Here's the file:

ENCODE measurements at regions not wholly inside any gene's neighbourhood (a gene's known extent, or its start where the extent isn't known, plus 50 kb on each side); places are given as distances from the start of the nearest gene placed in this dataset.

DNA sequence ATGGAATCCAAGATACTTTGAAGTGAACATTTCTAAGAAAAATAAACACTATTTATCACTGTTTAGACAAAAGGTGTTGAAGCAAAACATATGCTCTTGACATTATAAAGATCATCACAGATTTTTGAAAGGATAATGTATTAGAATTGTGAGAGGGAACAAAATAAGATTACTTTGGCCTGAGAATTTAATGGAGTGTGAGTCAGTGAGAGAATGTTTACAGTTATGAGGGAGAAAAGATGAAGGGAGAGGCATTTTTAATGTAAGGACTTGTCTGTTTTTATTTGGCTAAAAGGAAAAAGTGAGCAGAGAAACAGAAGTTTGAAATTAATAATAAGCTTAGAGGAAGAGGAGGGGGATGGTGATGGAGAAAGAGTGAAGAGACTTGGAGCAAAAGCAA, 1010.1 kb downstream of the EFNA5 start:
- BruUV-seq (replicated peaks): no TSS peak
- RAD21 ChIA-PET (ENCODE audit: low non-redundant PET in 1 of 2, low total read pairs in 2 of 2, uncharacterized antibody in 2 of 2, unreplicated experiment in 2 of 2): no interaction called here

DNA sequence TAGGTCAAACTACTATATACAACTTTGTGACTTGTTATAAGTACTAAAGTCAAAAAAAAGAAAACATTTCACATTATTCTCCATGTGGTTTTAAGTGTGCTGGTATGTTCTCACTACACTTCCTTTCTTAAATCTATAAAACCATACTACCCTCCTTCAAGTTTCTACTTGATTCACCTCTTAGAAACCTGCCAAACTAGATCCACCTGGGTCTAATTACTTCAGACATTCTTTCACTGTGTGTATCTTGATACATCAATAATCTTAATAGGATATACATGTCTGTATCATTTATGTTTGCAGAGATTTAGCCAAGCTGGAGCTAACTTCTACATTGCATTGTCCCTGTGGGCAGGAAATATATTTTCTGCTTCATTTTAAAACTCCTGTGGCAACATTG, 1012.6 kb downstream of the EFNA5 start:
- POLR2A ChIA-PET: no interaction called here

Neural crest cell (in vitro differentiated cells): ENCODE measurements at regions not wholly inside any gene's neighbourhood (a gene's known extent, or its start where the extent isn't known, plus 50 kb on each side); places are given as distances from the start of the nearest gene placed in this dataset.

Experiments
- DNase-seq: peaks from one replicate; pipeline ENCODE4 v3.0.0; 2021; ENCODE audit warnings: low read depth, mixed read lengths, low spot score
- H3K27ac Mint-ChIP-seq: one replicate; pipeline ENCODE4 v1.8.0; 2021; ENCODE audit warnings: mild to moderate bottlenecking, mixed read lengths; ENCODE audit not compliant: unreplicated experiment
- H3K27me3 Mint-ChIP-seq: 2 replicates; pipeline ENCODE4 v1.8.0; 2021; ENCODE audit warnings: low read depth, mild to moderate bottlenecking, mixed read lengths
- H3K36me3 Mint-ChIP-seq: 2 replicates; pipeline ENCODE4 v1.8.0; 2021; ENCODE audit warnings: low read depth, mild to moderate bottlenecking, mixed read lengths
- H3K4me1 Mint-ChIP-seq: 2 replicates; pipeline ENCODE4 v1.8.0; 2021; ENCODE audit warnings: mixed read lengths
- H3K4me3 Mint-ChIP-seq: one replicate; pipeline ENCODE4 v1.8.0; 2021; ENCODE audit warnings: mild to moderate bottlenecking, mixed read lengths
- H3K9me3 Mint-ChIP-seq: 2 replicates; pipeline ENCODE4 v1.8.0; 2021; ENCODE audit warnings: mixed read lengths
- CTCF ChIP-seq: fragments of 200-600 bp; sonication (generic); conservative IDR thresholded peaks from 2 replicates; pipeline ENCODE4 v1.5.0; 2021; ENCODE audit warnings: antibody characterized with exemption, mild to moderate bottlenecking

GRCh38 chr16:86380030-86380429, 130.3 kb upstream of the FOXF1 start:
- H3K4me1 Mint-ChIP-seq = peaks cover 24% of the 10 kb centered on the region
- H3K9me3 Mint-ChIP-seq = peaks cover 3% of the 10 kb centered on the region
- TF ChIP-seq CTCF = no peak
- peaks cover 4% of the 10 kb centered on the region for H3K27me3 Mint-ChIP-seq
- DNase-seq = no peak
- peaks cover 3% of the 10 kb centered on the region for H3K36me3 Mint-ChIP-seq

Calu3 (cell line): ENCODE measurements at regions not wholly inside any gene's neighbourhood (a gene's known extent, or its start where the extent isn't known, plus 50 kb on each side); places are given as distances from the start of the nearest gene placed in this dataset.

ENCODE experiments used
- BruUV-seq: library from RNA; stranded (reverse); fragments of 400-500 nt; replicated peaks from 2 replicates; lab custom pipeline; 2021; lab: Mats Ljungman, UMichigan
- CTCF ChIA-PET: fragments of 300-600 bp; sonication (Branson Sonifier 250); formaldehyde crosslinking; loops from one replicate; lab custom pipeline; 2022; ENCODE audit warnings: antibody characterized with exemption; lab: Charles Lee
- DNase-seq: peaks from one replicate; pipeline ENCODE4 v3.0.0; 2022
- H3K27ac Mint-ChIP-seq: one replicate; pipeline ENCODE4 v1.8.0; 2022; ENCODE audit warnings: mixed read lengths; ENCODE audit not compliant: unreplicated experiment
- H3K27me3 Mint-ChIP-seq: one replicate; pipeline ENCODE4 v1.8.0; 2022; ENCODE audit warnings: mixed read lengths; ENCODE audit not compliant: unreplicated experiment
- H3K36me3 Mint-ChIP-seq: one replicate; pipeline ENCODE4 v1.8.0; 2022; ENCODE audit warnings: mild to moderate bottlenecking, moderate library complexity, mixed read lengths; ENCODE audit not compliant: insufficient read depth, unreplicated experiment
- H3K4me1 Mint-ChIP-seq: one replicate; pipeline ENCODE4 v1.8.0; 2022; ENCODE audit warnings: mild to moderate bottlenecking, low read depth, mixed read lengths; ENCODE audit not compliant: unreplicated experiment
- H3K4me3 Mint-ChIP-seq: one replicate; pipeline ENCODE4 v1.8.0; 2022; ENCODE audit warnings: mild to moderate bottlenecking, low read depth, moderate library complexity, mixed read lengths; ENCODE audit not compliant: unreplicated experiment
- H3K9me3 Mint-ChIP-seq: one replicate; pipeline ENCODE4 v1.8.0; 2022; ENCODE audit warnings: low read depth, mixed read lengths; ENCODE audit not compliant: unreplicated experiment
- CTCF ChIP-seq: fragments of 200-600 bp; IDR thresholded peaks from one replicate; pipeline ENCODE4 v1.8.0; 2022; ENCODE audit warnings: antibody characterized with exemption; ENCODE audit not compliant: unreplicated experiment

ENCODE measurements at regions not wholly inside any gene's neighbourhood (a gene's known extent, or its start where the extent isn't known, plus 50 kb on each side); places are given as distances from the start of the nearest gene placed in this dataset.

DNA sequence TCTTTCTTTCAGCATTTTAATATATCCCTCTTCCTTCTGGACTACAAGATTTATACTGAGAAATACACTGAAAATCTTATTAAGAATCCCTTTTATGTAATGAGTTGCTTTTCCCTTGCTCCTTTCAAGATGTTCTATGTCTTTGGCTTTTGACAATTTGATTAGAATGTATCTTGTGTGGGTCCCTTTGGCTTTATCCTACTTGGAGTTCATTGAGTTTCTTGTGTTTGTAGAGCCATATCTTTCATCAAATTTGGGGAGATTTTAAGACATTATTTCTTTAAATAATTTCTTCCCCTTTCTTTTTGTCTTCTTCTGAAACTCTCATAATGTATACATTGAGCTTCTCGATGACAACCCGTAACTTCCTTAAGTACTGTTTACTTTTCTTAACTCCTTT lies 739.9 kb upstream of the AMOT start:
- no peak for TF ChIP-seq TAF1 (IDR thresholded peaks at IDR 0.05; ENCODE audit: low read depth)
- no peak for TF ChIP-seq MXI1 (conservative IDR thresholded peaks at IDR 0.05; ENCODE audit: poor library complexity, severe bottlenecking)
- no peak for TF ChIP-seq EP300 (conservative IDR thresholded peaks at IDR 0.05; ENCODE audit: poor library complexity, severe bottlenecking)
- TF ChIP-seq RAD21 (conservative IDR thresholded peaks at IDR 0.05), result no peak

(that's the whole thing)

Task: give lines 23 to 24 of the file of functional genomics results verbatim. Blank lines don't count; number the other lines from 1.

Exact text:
- peaks cover 3% of the 10 kb centered on the region for H3K36me3 Mint-ChIP-seq

Calu3 (cell line): ENCODE measurements at regions not wholly inside any gene's neighbourhood (a gene's known extent, or its start where the extent isn't known, plus 50 kb on each side); places are given as distances from the start of the nearest gene placed in this dataset.